Defining the future profession | AUA Blog

“Nobody I have ever met in 15 years of working in HE ever intended to be a university administrator. Perhaps we should do something to change that…”


Susannah Marsden MAUA
Director of Student and Academic Services
Student and Academic Services
City, University of London


When someone from outside the sector asks you what you do for a living, what do you say? I have worked in Higher Education for 23 years, starting as what was then a Course Officer through to my current role as Director of Student & Academic Services at City, University of London, and my stock reply to that question all the way along has been “oh, I work at a university”. Next question is usually – “are you a teacher?” to which my current reply will be (depending on the audience) either, “no, I’m a manager” or “no, I run the student services there, it is quite a big job.”

Now, neither of these answers are fully accurate in that I am actually a leader as part of City’s Executive Committee, and my role is far wider than student services. The challenge I find in these conversations is not that I feel at all shy about talking about my job (previous or current) but is how to say what I do in a way that is meaningful to the other person. What goes on in the non-academic inner workings of a university is not something that is commonly known about, and in the current negative media climate about universities it is perhaps even more difficult to suggest that a substantial un-named profession is operating behind-the-scenes. Even within our own institutions, we can often be seen as those people who deal with ‘everything else’ that is not delivered by those professional services commonly found in other sectors (e.g. Marketing, HR, IT, Finance), and on bad days sometimes we may just be identified as a significant extra cost, or annoying bureaucrats. But we are in fact the professional service that makes universities different to other sectors. We contribute significantly to the success of our students and our institutions, as well as often being the ones managing significant risk. So why is it that our professional identity is so nebulous?

The history of student and academic administration rests in models of departmental secretaries, an Academic Registrar, hand-written assessment grids and memos. Ask those people at that time what they did, and the answer was probably pretty clear. But that set-up bears little resemblance to the roles and organisational models we now have in place to support a very different Higher Education scene. And while a much bigger infrastructure has developed in response to this change, it is arguable that this has not gone hand-in-hand with a sector-wide establishment of clear professional identities or career paths for professionals working in this area.

At the AUA Annual Conference 2019, I co-delivered a session with Hugh Jones (Hugh Jones Consulting) called ‘Defining our Future Profession’, based on some analysis and research we have been working on during the last 18 months about the current state and status of the profession. We see a gap that needs to be addressed, and we have some ideas about how to take that forward. Our session was designed partly to test out that gap, as well as collaborate with other professionals to shape possible next steps.

The session touched briefly on the historic context of the profession, but more importantly looked at where we were going next. In a context of changing student expectations, a new regulatory environment, increased competition and new workforce expectations (never mind changes to funding, pensions, Brexit or media scrutiny) what does this mean for us as professionals as well as what the sector needs from our profession?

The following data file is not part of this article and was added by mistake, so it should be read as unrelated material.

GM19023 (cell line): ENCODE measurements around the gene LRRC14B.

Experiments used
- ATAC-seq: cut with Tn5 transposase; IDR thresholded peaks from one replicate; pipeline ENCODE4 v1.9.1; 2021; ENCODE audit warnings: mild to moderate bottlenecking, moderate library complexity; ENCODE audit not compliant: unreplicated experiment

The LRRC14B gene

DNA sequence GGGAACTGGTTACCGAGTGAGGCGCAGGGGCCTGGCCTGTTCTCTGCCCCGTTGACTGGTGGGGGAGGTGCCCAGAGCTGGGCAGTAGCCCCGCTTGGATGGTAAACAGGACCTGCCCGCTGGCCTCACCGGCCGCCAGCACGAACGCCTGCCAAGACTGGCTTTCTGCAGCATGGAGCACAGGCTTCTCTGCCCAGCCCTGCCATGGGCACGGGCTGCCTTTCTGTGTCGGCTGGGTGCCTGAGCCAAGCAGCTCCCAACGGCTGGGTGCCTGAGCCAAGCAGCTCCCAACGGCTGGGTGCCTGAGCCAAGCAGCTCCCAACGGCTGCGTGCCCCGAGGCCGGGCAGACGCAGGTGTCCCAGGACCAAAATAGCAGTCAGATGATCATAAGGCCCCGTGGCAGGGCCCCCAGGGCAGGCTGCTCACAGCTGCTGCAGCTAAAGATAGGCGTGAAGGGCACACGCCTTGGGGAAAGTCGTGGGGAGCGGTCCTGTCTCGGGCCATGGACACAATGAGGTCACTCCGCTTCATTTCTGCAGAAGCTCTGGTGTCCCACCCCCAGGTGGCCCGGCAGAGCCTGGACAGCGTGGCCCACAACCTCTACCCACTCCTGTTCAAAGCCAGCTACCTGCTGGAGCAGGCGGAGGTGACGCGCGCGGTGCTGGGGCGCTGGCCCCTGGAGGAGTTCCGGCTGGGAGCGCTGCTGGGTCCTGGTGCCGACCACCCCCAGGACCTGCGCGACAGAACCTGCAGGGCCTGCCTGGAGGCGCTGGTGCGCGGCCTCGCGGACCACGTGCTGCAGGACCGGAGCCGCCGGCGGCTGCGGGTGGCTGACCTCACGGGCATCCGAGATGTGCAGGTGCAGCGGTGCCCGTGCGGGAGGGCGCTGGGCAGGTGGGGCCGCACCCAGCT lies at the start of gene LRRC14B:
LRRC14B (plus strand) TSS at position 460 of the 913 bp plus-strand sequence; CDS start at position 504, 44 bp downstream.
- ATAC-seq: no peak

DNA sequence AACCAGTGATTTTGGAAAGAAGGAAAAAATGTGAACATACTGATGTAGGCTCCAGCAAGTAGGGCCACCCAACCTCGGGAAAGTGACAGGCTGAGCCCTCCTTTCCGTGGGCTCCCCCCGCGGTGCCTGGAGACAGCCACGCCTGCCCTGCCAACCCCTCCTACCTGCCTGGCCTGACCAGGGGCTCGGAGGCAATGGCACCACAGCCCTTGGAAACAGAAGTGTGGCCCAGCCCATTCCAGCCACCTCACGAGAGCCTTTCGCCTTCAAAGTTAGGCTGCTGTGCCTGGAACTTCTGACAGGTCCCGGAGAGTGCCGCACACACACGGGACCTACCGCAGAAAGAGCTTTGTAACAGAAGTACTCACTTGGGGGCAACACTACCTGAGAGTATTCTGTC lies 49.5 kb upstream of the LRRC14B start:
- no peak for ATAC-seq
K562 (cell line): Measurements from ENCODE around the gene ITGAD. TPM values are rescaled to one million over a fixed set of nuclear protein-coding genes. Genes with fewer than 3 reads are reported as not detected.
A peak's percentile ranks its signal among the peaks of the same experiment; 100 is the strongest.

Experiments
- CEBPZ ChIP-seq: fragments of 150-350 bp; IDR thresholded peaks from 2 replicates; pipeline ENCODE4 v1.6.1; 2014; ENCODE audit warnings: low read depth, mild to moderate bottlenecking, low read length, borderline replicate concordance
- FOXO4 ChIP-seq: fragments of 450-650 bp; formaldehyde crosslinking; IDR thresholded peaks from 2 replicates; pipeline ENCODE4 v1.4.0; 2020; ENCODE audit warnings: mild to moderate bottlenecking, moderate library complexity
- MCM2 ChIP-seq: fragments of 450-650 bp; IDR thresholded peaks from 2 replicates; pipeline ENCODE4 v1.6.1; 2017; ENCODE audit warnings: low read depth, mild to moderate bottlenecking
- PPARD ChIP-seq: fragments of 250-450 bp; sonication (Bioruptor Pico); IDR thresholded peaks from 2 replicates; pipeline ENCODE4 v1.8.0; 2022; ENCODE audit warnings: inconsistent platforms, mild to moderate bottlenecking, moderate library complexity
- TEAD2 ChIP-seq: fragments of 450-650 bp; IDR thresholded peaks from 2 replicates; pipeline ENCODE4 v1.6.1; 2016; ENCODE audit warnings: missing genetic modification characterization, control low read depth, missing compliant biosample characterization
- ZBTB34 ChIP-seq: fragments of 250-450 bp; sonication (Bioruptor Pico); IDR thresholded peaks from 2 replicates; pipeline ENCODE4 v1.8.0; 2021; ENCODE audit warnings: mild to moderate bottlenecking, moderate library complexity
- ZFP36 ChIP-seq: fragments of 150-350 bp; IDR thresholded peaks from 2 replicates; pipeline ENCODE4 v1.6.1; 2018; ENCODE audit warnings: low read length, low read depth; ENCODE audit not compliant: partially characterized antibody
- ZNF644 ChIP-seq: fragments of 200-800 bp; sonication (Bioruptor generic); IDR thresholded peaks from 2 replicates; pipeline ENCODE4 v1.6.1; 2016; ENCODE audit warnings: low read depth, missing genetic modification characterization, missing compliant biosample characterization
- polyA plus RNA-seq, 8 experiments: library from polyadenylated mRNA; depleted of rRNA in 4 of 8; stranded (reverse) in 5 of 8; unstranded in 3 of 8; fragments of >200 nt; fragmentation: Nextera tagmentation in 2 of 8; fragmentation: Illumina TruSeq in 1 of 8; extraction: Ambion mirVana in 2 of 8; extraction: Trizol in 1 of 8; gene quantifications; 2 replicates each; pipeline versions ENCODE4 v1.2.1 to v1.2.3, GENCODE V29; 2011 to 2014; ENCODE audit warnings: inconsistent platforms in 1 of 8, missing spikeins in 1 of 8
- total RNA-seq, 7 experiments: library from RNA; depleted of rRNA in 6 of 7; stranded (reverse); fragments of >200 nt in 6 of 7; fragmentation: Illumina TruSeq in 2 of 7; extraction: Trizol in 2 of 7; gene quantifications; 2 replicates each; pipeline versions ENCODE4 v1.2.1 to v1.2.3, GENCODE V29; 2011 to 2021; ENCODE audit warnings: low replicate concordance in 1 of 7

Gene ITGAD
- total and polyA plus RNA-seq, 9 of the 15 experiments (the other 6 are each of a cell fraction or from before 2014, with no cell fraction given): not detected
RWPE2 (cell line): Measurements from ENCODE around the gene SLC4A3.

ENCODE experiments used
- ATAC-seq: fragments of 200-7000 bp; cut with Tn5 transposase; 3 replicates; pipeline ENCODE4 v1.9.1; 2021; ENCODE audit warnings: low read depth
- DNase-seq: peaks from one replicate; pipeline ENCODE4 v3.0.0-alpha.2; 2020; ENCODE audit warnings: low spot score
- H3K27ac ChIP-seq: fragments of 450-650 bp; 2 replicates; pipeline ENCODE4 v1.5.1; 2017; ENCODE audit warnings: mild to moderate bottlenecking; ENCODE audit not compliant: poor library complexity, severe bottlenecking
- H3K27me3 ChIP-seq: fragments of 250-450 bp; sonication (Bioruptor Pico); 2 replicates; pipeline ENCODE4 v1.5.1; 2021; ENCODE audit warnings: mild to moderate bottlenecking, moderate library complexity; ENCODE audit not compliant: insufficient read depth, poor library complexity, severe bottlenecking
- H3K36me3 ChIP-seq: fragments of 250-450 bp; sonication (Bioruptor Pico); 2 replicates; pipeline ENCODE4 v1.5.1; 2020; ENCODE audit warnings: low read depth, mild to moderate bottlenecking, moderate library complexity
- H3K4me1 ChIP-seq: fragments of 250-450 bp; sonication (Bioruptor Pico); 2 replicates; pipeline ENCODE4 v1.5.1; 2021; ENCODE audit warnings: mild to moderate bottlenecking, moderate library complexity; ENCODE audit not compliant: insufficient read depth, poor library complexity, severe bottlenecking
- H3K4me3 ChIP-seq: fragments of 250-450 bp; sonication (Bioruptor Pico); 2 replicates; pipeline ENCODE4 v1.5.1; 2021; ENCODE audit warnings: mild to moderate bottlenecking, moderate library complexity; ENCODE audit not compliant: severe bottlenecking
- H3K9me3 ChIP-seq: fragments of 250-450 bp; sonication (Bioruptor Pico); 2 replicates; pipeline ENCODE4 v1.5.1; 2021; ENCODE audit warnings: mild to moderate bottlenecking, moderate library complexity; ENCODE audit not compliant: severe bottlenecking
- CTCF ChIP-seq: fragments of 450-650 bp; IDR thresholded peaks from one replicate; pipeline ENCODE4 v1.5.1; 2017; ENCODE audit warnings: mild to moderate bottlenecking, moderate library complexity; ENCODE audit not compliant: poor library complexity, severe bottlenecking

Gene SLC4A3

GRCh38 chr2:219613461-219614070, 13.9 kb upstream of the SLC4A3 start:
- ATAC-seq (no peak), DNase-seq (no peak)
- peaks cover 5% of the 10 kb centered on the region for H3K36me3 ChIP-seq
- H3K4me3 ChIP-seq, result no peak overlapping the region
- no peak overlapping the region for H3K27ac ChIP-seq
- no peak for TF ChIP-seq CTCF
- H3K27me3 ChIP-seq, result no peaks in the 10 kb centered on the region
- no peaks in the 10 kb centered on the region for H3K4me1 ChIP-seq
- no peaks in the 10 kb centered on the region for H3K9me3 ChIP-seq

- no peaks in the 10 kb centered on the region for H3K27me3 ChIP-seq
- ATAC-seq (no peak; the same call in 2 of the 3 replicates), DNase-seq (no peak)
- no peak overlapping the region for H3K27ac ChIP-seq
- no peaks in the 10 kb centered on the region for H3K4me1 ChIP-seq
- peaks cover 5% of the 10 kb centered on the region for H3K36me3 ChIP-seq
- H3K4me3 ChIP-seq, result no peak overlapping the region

Within the session we presented some research about what is happening in the sector. Responses we had received from over 30 Academic Registrars showed that at an organisational level during the last 5 years the student and academic administration function has been moving to a more joined-up approach, whether this is a hybrid model or a ‘centralisation’. The majority of institutions were engaged in change projects in relation to the student journey with process improvement, enrolment and welcome, student information and communications and student support operations topping the most common areas of change. Our research also showed us that leaders and managers were seeking changing skill-sets. One notable comment was “The posts we are recruiting to are increasingly specialist, yet paradoxically we’re increasingly looking for skills that are or can be transferrable.” Others commented on the need for flexibility, ability to move things forward, skilled project managers, data skills and agility.

The interactive part of our session resulted in over 100 ideas being shared by delegates across 6 themes that we provided, and this offered rich information to inform professional development needs, effectiveness of roles and activities and what is needed from others. Within this full range of ideas, however, one topic stood out. Colleagues want a clear career progression framework.

Hugh Jones and I are keen to collaborate with colleagues across the sector on how to progress this work. We think it is critical to ensure that the profession is fit for the future demands of the sector, providing on-going expertise, support and leadership. Change is happening to everyone playing an active role in the HE sector and professionals who are working within the student and education sphere are some of those at the forefront of this change. We are no longer those who deal with ‘everything else’, we are a valid and vital profession which we need to recognise, identify, grow, develop, evolve and sustain. We are unique.  We are really interested to hear from colleagues who would like to get involved in this work so please email me at


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